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Law Commissions review surrogacy law

Areas of concern include parental orders, international surrogacy and regulation

The Law Commission of England and Wales and the Scottish Law Commission have started work on a review of the laws around surrogacy after Government funding was agreed.

The Commissions say that there are significant problems with the laws which govern this process. They have already identified three potential areas of concern:

Having agreed government funding, the independent law reform bodies will strive to make sure that the UK has surrogacy laws which work for everyone in the modern world.

Law Commissioner for England and Wales Professor Nick Hopkins:

"Our society has moved on from when surrogacy laws were first introduced 30 years ago and, now, they are not fit for purpose.

"For many, having a child is the best day of their lives and surrogacy can be the only option for some who want a genetic link to the baby. But the issues are difficult and there is no quick fix.

"Now we want all those with an interest to get involved and help us make the law fit for the modern world."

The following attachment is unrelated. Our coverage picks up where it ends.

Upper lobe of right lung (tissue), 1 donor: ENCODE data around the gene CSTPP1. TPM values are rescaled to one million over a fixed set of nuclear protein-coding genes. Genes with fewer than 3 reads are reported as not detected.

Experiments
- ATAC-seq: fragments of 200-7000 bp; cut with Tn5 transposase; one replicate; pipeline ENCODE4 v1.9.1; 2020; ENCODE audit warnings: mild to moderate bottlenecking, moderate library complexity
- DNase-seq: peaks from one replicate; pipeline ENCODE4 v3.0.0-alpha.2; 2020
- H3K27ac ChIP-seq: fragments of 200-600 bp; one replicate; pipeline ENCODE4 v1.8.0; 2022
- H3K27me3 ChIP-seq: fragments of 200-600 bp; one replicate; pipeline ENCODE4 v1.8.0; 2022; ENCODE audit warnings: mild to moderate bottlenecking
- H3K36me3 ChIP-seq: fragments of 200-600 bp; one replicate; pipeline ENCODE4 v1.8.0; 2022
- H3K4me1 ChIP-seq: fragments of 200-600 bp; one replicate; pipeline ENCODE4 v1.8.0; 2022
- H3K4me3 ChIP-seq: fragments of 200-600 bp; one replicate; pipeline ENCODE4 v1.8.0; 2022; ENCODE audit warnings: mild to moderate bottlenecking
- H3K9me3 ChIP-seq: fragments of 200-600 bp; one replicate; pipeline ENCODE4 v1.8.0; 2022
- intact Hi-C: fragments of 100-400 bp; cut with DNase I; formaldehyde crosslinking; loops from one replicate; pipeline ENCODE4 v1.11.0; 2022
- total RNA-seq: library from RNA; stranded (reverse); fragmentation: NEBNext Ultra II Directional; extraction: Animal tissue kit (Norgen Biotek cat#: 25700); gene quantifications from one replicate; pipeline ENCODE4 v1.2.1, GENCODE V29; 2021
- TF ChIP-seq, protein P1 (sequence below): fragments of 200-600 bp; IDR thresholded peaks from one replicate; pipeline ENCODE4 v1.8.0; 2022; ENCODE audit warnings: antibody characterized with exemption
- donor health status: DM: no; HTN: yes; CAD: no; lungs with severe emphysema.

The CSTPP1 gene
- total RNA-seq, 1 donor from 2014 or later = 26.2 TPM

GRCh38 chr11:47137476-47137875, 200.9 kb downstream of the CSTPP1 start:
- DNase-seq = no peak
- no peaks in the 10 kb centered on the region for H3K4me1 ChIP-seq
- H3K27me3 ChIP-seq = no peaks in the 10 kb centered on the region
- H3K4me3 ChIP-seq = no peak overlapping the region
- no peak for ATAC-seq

Scottish Law Commissioner David Johnston QC said:

"Surrogacy is becoming more common every year, so it's important that we have the right laws in place to protect all involved.

"That's why we'll be consulting widely to make sure we have surrogacy laws that work for the parents, the surrogate and, most importantly, the child."

The Law Commissions will now undertake a joint three-year project to develop law reform recommendations that work for everyone.  This will involve extensive public consultation, with the Commissions aiming to publish a consultation paper within a year.

This project came out of the Law Commission's 13th Programme of Law Reform. In the open public consultation surrogacy was the issue most cited that made it into the Programme, with over 340 people and groups saying the law was not fit for purpose. The topic was also well supported in the Scottish Law Commission's consultation for its current Programme of Law Reform and, as a result, forms part of its Tenth Programme of Law Reform.

The project will consider the legal parentage of children born via surrogacy, and the regulation of surrogacy more widely. It will take account of the rights of all involved, including the question of a child's right to access information about their origin, and the prevention of exploitation of children and adults.

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